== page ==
SSSD Is the system security services daemon. It is the bridge between a unix system and resolving users through LDAP.

Configure SSSD


NOTE: We strongly advise you have (configured TLS)[howto-ssl.html] on your LDAP server first

SSSD has a concept of domains and provides. Here is an example configuration that can be altered and should work with 389-ds-base.

[sssd]
services = nss, pam, ssh, sudo
config_file_version = 2
domains = default

[nss]
homedir_substring = /home

[domain/default]
# If you have large groups (IE 50+ members), you should set this to True
ignore_group_members = False
debug_level=3
cache_credentials = True
id_provider = ldap
auth_provider = ldap
access_provider = ldap
chpass_provider = ldap
ldap_schema = rfc2307bis
ldap_search_base = dc=example,dc=com
# We strongly recommend ldaps here.
ldap_uri = ldaps://ldap.example.com
ldap_tls_reqcert = demand
ldap_tls_cacert = /etc/openldap/ldap.crt
ldap_access_filter = (|(memberof=cn=<login group>,ou=Groups,dc=example,dc=com))
enumerate = false
access_provider = ldap
ldap_user_member_of = memberof
ldap_user_gecos = cn
ldap_user_uuid = nsUniqueId
ldap_group_uuid = nsUniqueId
# This is really important as it allows SSSD to respect nsAccountLock
ldap_account_expire_policy = rhds
ldap_access_order = filter, expire

# Setup for ssh keys
# Inside /etc/ssh/sshd_config add the lines:
#   AuthorizedKeysCommand /usr/bin/sss_ssh_authorizedkeys
#   AuthorizedKeysCommandUser nobody
# You can test with the command: sss_ssh_authorizedkeys <username>
# The objectClass: nsAccount holds this attribute.
ldap_user_ssh_public_key = nsSshPublicKey

Enable SSSD to start with systemctl

systemctl enable sssd

Configure NSS (SUSE)


Ensure the following lines are present in /etc/nsswitch.conf

passwd: compat sss
group:  compat sss
shadow: compat sss

You should now be able to resolve a user with “getent password ” from ldap.

Configure NSS (Fedora/RH)


Ensure the following lines are present in /etc/nsswitch.conf

passwd:     files sss
shadow:     files sss
group:      files sss
netgroup:   files sss
sudoers: files sss

You should now be able to resolve a user with “getent password ” from ldap.

Configure PAM (SUSE)


Suse uses 4 “common” files that are included by all other services for authentication and authorisation. These files are:

common-account-pc
common-auth-pc
common-password-pc
common-session-pc

Their content should appear as:

# common-account-pc
account    requisite   pam_unix.so
account    sufficient  pam_localuser.so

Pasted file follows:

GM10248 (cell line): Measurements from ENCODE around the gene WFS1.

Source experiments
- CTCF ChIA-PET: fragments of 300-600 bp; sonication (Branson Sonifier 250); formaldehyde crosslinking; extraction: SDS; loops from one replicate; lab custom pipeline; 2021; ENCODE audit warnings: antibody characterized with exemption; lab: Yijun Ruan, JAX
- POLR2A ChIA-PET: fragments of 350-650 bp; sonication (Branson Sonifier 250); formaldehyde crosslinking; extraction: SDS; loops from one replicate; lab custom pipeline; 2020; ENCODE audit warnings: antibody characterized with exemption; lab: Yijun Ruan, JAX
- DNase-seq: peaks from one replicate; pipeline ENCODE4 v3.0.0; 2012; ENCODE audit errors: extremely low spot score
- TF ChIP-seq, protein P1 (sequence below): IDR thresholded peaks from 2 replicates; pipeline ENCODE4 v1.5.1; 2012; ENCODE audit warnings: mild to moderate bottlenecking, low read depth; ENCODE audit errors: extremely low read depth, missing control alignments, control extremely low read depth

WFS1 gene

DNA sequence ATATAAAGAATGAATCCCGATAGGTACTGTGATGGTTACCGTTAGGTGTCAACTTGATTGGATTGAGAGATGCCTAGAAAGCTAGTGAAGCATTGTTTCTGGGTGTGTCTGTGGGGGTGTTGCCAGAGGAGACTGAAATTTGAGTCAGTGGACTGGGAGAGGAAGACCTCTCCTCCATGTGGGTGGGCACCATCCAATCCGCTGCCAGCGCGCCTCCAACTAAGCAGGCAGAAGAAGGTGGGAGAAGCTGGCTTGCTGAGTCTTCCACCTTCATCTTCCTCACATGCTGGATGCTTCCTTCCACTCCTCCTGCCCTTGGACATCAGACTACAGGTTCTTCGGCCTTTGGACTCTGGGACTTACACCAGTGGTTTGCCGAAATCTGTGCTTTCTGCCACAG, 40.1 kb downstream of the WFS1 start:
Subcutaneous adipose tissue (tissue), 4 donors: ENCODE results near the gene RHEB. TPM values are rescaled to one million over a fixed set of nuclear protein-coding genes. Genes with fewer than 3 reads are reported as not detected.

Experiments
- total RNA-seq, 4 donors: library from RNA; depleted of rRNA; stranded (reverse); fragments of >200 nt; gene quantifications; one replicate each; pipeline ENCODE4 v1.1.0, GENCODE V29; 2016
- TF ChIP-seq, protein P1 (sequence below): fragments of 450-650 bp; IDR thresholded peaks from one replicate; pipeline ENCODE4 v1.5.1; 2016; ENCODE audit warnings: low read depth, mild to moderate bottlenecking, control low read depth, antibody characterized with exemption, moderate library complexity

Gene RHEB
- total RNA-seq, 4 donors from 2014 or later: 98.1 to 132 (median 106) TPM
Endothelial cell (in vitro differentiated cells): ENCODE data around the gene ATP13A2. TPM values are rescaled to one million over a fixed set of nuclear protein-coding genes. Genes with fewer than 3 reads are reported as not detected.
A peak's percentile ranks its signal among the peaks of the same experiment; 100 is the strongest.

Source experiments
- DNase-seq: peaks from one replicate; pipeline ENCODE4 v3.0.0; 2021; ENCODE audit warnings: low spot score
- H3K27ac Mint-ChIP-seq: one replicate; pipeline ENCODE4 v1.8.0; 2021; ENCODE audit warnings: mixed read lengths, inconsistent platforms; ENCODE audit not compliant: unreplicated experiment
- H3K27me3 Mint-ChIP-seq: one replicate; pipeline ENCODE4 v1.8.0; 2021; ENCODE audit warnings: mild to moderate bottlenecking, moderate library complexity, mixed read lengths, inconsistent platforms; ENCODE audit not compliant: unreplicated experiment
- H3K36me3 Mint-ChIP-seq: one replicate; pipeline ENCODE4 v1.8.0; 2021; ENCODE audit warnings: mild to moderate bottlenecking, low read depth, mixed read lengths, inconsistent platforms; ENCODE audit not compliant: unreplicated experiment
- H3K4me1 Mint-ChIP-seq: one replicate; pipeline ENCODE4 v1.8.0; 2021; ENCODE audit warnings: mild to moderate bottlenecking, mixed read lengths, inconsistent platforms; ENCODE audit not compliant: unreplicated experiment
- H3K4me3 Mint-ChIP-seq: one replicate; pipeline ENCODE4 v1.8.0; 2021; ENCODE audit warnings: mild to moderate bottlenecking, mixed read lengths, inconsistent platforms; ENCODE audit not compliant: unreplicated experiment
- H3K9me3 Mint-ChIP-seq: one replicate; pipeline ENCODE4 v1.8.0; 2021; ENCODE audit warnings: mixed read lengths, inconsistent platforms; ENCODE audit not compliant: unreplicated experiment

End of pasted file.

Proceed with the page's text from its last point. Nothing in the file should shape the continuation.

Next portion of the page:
account    required    pam_sss.so use_first_pass

# common-auth-pc
auth        required      pam_env.so
auth        [default=1 ignore=ignore success=ok] pam_localuser.so
auth        sufficient    pam_unix.so nullok try_first_pass
auth        requisite     pam_succeed_if.so uid >= 1000 quiet_success
auth        sufficient    pam_sss.so prompt_always ignore_unknown_user
auth        optional      pam_gnome_keyring.so
auth        required      pam_deny.so

# common-password-pc
password    requisite   pam_cracklib.so
password    [default=1 ignore=ignore success=ok] pam_localuser.so
password    required    pam_unix.so use_authtok nullok shadow try_first_pass
password    sufficient  pam_sss.so use_authtok
password    optional    pam_gnome_keyring.so    use_authtok

# common-session-pc
session optional    pam_systemd.so
session required    pam_limits.so
session required    pam_mkhomedir.so skel=/etc/skel/ umask=0022
session required    pam_unix.so try_first_pass
session optional    pam_sss.so
session optional    pam_umask.so
session optional    pam_gnome_keyring.so    auto_start only_if=gdm,gdm-password,lxdm,lightdm,mdm
session optional    pam_env.so

You should be able to login as local and sssd users who match your ldap_access_filter now. It’s a good idea to test that invalid passwords, empty passwords, and users who do not match the access filter are all correctly rejected.

Configure PAM (Fedora/RH)


WARNING: Altering pam may lock you out of your system. Always maintain a second sudo/root shell while altering these files, and keep backups

Consult your distriubtion documenation for this. Generally you want to add:

auth        sufficient    pam_sss.so use_first_pass
account     [default=bad success=ok user_unknown=ignore] pam_sss.so
password    sufficient    pam_sss.so use_authtok
session     optional      pam_sss.so

For Fedora/Centos, you should alter /etc/pam.d/system-auth-ac and /etc/pam.d/password-auth-ac to match the following:

auth        required      pam_env.so
auth        sufficient    pam_unix.so try_first_pass
auth        requisite     pam_succeed_if.so uid >= 1000 quiet_success
auth        sufficient    pam_sss.so use_first_pass
auth        required      pam_deny.so

account     required      pam_unix.so
account     sufficient    pam_localuser.so
account     sufficient    pam_succeed_if.so uid < 1000 quiet
account     [default=bad success=ok user_unknown=ignore] pam_sss.so
account     required      pam_permit.so

password    requisite     pam_pwquality.so try_first_pass local_users_only retry=3 authtok_type=
password    sufficient    pam_unix.so sha512 shadow try_first_pass use_authtok
password    sufficient    pam_sss.so use_authtok
password    required      pam_deny.so

session     optional      pam_keyinit.so revoke
session     required      pam_limits.so
-session    optional      pam_systemd.so
session     optional      pam_oddjob_mkhomedir.so umask=0077
session     [success=1 default=ignore] pam_succeed_if.so service in crond quiet use_uid
session     required      pam_unix.so
session     optional      pam_sss.so
Last modified on 17 January 2019